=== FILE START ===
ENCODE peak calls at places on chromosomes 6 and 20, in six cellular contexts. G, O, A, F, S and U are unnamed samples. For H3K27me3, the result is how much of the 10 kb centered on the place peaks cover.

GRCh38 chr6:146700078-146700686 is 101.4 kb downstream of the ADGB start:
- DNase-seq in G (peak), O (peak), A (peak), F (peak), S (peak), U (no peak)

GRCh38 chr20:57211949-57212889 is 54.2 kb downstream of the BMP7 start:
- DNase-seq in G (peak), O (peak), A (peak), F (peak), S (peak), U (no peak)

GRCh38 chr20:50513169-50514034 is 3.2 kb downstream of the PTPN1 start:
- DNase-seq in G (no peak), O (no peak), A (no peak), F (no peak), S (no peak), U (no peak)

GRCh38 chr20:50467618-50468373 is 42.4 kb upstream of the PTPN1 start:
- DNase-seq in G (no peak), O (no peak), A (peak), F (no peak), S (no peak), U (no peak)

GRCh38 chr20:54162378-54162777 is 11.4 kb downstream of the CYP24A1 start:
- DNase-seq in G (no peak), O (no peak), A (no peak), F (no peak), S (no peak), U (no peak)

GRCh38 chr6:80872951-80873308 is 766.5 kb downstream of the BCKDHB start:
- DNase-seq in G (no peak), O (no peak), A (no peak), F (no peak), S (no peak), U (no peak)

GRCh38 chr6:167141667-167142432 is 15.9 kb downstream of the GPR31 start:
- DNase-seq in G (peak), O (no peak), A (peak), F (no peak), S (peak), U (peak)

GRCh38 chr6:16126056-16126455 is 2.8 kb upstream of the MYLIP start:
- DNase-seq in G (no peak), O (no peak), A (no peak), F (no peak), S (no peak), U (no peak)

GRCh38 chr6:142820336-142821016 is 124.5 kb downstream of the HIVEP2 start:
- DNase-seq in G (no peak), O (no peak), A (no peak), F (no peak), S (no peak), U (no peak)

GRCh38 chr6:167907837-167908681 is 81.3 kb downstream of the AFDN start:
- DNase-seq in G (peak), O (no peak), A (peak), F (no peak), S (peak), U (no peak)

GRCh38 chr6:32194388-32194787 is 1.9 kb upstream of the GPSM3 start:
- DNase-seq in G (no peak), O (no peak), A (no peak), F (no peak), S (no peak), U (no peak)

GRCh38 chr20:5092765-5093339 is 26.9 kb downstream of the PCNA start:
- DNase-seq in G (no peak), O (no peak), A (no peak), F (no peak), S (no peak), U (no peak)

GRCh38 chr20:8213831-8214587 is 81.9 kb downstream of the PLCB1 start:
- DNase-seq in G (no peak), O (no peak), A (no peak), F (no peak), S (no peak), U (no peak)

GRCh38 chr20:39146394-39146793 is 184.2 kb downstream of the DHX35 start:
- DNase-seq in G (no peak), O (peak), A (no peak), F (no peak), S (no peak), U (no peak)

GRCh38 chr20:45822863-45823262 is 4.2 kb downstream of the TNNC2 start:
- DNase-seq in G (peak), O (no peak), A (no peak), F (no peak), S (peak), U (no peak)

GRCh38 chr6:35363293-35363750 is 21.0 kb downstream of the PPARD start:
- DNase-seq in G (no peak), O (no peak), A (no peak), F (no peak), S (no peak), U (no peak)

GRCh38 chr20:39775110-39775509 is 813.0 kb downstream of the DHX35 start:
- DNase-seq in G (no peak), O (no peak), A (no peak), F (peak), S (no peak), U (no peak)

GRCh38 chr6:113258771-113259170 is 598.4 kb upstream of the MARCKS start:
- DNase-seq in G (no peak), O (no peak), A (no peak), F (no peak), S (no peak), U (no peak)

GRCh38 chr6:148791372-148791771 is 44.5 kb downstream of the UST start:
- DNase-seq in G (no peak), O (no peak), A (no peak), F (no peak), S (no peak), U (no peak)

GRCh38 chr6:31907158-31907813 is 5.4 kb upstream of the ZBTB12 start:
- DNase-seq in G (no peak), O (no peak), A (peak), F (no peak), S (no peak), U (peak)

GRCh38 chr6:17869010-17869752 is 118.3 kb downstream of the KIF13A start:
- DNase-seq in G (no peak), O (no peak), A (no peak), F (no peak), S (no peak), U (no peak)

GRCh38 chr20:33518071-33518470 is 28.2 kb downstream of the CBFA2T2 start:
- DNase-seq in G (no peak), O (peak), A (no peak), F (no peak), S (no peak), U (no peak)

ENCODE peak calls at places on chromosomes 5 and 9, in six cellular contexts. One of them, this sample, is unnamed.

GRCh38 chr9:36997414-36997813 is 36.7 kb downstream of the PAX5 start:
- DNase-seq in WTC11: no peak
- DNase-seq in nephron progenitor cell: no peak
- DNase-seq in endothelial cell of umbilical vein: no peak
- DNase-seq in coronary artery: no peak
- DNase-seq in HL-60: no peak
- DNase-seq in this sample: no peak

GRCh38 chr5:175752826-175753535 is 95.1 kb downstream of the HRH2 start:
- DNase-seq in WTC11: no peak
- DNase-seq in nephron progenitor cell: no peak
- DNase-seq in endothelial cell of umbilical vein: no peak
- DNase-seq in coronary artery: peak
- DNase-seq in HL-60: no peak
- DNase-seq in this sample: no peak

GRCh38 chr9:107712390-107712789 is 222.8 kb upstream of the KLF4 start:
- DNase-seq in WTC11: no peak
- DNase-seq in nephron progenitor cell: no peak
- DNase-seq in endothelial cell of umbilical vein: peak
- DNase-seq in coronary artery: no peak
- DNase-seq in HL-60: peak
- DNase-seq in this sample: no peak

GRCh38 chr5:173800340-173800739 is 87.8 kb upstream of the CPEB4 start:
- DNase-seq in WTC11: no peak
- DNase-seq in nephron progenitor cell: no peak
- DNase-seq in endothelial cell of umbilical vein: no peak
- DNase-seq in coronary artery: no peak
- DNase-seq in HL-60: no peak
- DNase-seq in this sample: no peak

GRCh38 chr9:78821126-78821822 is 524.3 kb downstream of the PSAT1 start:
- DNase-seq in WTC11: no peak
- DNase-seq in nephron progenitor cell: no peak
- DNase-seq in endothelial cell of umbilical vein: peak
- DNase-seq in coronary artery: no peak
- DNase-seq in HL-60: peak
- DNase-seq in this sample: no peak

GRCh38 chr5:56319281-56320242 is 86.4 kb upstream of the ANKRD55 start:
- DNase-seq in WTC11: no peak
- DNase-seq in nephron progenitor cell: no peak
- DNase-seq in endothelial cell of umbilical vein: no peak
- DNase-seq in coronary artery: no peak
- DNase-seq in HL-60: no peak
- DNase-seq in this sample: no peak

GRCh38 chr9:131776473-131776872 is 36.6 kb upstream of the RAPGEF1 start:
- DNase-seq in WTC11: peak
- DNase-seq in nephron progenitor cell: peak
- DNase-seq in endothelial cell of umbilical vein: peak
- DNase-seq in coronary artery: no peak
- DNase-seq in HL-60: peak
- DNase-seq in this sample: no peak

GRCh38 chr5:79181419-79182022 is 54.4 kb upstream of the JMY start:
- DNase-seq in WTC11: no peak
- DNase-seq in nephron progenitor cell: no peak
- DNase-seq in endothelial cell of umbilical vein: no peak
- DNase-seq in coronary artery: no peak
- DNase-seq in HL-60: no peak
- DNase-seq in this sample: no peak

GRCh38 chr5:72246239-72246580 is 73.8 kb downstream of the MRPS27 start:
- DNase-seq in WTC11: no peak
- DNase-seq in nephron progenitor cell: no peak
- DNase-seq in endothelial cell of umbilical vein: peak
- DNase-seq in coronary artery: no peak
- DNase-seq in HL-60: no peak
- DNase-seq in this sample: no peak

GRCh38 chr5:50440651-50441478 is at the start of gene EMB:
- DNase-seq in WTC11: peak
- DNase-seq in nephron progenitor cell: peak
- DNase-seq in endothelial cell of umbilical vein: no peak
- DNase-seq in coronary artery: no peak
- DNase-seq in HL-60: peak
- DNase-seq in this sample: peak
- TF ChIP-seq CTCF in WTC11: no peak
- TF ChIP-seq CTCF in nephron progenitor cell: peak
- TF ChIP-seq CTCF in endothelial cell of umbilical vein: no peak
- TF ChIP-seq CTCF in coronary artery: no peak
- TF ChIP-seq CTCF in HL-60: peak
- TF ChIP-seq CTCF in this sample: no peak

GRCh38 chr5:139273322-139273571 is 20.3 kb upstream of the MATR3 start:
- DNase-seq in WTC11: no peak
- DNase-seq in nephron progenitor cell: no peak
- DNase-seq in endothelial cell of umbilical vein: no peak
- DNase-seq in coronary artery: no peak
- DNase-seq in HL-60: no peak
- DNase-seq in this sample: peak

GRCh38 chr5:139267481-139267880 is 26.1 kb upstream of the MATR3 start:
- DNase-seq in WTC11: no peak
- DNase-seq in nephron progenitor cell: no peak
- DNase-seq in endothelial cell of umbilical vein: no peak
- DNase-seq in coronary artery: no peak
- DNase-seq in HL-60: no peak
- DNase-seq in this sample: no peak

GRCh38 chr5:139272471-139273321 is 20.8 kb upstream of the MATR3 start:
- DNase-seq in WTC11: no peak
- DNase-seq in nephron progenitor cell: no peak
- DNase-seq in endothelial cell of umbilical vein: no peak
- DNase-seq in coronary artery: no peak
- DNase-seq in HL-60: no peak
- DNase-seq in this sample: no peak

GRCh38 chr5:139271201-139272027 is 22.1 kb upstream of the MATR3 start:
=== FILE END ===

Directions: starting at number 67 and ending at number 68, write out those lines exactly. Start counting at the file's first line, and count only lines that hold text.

- DNase-seq in this sample: no peak

GRCh38 chr5:173800340-173800739 is 87.8 kb upstream of the CPEB4 start: